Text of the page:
Also, if anyone would like to purchase for me Brenda Ueland’s book of essays, Strength to Your Sword Arm, please feel free!
I’m not sure why I was staring. Big, dumb, racist motherfuckers aren’t exactly rare in Texas. Especially in the nowhere parts. And they all look the same, like a sheet of construction paper that’s been folded and unfolded, India ink running all over, pooling into homemade skulls, vague biblical notions, and delightfully misspelled racial epithets. It couldn’t have been the trappings that got me gawking, because I’d seen these goofs up close often enough. Our circles overlapped on occasion back in Houston. Rock shows, mostly. A menacing row of shaved heads, flak jackets, and ox-blood Doc Martens at the Social Distortion show. Never really there for the music, even on their very best behavior (never) making the one black guy I knew uncomfortable. Actually the one black guy I knew was a skinhead, too. S.H.A.R.P. Skinheads Against Racial Prejudice. Yes, that was a real thing. Maybe still is? I’m not Googling it in case my computer is ever seized in a federal investigation.
So, in one of the innumerable gas stations that light up I-35 between Austin and Dallas, I’m staring at this walking crevasse as he waits in line to pay for his Bud tallboy (Miller Lite is for Mexicans). And he’s staring, too. Not back at me, thankfully. But something had his attention and I didn’t need to ask because he let me know. He let the whole dozen or so of his fellow travelers know, “Whoa! That van is on fire!” It’s not often you get to use the word pandemonium in everyday conversation, so I need to take advantage. Pande-fucking-monium! At the absolute nearest gas pump is a white passenger van (propers to church youth groups everywhere), gas pump still in it, and flames are pouring out. No, flames are shooting out, like, even they don’t want to be around for the explosion that’s about to happen. And everyone in that gas station fast-forwards a hundred million years on the evolutionary timeline and teleports the fuck out of there. BAMF! Gone. Except one dumbass. You guessed it - Me. Skinhead is gone. My ride split so fast he left his wallet spinning, cartoon-style, on the counter. And there I stood, fogging up the window twelve feet away from a white, ten-passenger bomb. And the only thought running through my head was “Whoa that van is on fire!” A smart dumbass would have been stuffing cans of Dr. Pepper down his pants before he shot out the back door.
Profound moments of enlightenment are difficult to find and even more difficult to face. Kernels of truth can be tough to swallow, especially when my particular truth is - I am too fucking stupid to save my own life. Or worse, I’m just not that interested. It really shreds one’s hard-fought self esteem to realize that in a disaster situation you’ll - just go with the flow. “FIRE!” “Yeah, it’s beautiful isn’t it?”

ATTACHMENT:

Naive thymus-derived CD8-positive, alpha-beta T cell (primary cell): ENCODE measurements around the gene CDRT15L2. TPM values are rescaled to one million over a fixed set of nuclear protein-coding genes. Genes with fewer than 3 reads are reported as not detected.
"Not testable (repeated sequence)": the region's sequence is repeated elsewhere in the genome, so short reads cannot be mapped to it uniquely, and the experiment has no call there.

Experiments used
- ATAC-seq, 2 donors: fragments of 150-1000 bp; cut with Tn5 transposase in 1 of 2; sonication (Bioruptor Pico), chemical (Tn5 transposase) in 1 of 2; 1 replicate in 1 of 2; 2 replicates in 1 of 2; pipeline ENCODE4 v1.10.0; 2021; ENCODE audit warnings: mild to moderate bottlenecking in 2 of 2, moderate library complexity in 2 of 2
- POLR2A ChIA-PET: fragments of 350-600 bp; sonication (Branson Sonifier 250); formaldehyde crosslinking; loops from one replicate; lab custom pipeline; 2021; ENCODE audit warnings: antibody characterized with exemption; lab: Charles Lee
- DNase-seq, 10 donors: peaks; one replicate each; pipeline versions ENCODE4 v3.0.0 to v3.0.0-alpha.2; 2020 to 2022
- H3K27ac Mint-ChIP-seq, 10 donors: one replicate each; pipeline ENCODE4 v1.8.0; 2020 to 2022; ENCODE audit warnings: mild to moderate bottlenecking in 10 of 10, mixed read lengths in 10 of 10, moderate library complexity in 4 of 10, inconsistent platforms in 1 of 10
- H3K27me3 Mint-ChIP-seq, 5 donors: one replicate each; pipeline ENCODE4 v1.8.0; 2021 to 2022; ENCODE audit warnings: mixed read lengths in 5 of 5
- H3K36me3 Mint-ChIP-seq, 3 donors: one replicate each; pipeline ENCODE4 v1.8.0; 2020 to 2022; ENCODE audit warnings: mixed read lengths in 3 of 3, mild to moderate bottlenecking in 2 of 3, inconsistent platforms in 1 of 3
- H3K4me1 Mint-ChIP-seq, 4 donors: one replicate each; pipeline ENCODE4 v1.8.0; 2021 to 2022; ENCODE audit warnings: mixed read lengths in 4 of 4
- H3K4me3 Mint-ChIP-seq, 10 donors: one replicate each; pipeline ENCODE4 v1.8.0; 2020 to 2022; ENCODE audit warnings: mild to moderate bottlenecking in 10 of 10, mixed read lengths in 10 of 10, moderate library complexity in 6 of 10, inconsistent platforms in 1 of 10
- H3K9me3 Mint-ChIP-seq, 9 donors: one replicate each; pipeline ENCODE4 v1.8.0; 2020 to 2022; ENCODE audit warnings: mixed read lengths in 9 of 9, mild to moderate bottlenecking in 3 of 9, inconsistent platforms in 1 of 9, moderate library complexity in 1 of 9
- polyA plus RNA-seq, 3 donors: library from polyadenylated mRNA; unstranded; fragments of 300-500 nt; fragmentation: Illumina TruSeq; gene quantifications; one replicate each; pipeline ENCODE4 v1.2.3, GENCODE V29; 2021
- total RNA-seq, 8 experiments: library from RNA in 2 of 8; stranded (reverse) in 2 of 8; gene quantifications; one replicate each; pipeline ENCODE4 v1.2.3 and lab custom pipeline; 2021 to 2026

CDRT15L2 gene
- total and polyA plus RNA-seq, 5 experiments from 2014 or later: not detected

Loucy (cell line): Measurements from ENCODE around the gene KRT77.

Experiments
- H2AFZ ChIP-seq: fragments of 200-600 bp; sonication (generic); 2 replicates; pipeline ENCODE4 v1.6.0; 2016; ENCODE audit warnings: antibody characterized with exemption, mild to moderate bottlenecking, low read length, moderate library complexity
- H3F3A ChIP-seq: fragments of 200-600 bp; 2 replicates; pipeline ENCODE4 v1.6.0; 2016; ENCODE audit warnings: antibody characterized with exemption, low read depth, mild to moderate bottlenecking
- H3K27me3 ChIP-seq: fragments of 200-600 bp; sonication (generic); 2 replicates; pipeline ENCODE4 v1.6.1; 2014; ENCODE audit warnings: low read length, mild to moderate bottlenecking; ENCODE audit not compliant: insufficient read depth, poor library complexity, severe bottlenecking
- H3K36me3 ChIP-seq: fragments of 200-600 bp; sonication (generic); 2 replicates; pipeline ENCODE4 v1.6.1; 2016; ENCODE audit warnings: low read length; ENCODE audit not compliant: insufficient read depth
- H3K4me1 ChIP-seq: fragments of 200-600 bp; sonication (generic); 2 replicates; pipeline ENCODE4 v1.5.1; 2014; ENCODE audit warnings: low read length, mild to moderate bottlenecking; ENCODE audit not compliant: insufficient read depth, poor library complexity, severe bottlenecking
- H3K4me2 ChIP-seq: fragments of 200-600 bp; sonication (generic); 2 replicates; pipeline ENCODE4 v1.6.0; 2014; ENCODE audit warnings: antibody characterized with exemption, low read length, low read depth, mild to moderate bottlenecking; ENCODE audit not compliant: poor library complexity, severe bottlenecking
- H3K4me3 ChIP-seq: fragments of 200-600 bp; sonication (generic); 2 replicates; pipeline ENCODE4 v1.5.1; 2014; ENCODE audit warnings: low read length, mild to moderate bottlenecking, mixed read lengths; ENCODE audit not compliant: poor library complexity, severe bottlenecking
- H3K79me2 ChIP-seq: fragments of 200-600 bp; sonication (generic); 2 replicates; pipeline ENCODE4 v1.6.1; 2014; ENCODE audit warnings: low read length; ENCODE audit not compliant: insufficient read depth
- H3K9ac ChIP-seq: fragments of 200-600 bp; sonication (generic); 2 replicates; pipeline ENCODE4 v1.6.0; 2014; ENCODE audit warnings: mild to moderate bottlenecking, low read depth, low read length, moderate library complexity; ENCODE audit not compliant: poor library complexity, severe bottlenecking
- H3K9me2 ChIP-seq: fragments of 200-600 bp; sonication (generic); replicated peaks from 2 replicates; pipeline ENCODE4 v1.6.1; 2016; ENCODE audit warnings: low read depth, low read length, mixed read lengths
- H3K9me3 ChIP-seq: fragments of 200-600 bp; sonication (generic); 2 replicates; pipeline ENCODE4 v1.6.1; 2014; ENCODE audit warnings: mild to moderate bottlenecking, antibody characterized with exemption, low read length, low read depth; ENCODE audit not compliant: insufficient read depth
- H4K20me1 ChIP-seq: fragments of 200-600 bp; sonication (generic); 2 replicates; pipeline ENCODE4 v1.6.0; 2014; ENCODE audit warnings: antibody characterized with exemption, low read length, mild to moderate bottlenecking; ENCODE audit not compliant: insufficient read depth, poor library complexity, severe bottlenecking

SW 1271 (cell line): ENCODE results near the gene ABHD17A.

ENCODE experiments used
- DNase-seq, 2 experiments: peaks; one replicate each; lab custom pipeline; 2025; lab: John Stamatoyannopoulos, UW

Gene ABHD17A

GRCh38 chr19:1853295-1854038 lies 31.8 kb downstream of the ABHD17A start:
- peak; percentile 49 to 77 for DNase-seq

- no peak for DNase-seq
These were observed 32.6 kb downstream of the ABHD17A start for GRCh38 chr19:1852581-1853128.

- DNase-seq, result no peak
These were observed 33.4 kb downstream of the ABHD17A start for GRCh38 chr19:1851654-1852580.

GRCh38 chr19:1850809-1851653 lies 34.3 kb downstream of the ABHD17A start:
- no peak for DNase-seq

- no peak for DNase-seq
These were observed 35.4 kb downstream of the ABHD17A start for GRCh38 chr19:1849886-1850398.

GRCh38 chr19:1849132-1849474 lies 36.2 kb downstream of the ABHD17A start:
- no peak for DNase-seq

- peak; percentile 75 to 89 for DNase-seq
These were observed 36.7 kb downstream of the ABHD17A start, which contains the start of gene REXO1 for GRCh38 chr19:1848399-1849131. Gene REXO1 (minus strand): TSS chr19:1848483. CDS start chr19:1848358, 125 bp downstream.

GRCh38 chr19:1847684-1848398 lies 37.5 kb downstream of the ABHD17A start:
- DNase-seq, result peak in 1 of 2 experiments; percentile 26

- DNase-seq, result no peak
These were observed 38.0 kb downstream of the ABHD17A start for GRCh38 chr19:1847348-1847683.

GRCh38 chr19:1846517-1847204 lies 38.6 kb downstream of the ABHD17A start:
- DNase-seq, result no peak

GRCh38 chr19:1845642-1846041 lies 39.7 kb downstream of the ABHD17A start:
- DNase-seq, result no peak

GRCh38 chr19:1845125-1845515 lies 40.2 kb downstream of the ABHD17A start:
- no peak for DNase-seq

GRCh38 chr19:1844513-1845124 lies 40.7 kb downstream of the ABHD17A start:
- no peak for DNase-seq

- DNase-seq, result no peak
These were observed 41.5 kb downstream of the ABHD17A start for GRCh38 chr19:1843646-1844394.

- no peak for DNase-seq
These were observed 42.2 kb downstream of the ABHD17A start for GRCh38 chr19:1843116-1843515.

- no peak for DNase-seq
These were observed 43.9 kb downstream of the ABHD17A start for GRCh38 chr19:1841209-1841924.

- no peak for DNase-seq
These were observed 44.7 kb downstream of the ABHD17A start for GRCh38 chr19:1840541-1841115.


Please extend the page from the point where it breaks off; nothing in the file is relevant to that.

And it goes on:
FYI, Part 1 can be found HERE. Enjoy!
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NO is such an easy thing to say. It’s safe. NO keeps you out of trouble and protects you if an idea doesn’t fly. Saying YES, on the other hand, leads to work. And then more work. Have you ever offered an idea only be told, “Sounds like you just volunteered yourself, buddy?” In performance improv comedy NO is the enemy. Why? Because nothing happens. It is, at best, stagnation. Entropy. Improv training reinforces that it is okay for the character to say “NO” if the actor pushes them along anyway. Into the uncomfortable, the painful, the unknown. YES! Always moving forward. Like a shark.
Even more insidious than NO, however, is the withering death of “EH, MAYBE…” On stage it might be the simple failure of the improviser to make choices. Failure to react with real emotion. Failure to take the Red Pill because they are waiting for a better offer. None of which are as blantant as NO. In the corporate environment you might recognize it as “YES, BUT…” Because outright NO is so negative. And we’re all positive people, right? Accepting of others ideas? Certainly not an impedance - the “problem person.” So we say YES WITH CAVEATS (which is really NO without actually saying NO) until the seeds of good ideas are left to sizzle in the sun. And no one cares to plant any more. We could all use some fertile soil. On stage. In business. In life. A Culture of YES!
Some will cling tightly to their NO and argue that it is an important failsafe. That if you can find reasons to say NO, then the idea must not be good. NO keeps the garbage out and the best ideas will always rise to the top. Wrong. In a Culture of NO it is the least objectionable ideas that rise to the top. And “least objectionable” is not the same thing as “the best.” Far from it.
“So, Jay, I just hand over the keys to the castle to any kook with a half-baked notion?” NO! (See what I did there?) Ideas are not decisions. But you must give ideas a chance to grow before you make a decision. Nurture and explore them. Heighten them. In improv comedy it is the philosophy of “YES, AND!” Agreement and addition. What you bring to the table is great. Always. And since that is a holy truth, what if we added ‘X’ to that idea? Not all ideas will make the cut in the end. But, now we can make a decision about what is the best of several ideas that have been explored and expanded (cuddled, snuggled, rubbed up and down). See what you did there? You’ve begun to create a Culture of YES!
Next Week: In Praise of Failure